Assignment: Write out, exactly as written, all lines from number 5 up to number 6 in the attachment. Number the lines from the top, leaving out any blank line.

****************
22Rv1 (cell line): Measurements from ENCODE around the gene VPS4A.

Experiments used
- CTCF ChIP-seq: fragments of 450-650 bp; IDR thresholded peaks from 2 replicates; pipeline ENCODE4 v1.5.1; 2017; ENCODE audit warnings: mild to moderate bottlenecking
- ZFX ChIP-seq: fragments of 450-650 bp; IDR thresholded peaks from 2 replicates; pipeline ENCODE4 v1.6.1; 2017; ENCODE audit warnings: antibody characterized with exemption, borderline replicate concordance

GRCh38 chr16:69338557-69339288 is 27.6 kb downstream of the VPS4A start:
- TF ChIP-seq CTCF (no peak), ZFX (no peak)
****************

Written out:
GRCh38 chr16:69338557-69339288 is 27.6 kb downstream of the VPS4A start:
- TF ChIP-seq CTCF (no peak), ZFX (no peak)